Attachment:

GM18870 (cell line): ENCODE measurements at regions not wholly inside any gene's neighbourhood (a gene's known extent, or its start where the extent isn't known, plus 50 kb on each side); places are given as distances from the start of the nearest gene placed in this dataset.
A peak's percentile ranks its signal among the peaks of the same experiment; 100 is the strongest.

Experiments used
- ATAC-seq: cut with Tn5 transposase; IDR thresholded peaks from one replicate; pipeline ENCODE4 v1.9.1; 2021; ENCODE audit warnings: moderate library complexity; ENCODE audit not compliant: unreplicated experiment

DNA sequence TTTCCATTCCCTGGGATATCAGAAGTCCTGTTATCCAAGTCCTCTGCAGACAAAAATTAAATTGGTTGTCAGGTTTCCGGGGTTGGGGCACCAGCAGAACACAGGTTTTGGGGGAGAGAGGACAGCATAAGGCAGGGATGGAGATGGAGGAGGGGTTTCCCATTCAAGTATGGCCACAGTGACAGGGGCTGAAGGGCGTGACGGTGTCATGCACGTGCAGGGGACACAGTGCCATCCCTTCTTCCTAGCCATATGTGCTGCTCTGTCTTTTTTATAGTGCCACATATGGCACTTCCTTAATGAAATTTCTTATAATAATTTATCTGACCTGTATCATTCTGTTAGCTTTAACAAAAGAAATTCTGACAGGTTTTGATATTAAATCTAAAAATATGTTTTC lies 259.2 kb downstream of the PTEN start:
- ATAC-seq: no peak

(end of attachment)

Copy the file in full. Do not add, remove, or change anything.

GM18870 (cell line): ENCODE measurements at regions not wholly inside any gene's neighbourhood (a gene's known extent, or its start where the extent isn't known, plus 50 kb on each side); places are given as distances from the start of the nearest gene placed in this dataset.
A peak's percentile ranks its signal among the peaks of the same experiment; 100 is the strongest.

Experiments used
- ATAC-seq: cut with Tn5 transposase; IDR thresholded peaks from one replicate; pipeline ENCODE4 v1.9.1; 2021; ENCODE audit warnings: moderate library complexity; ENCODE audit not compliant: unreplicated experiment

DNA sequence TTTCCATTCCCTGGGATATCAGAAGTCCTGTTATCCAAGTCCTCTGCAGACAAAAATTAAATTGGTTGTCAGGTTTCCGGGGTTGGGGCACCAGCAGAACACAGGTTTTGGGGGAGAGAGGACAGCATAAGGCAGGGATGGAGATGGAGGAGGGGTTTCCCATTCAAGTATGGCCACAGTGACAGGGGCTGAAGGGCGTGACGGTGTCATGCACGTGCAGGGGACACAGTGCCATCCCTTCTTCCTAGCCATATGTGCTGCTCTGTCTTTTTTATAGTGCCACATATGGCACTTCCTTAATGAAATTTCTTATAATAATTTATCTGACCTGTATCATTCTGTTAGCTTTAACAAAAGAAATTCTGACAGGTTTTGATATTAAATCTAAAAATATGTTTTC lies 259.2 kb downstream of the PTEN start:
- ATAC-seq: no peak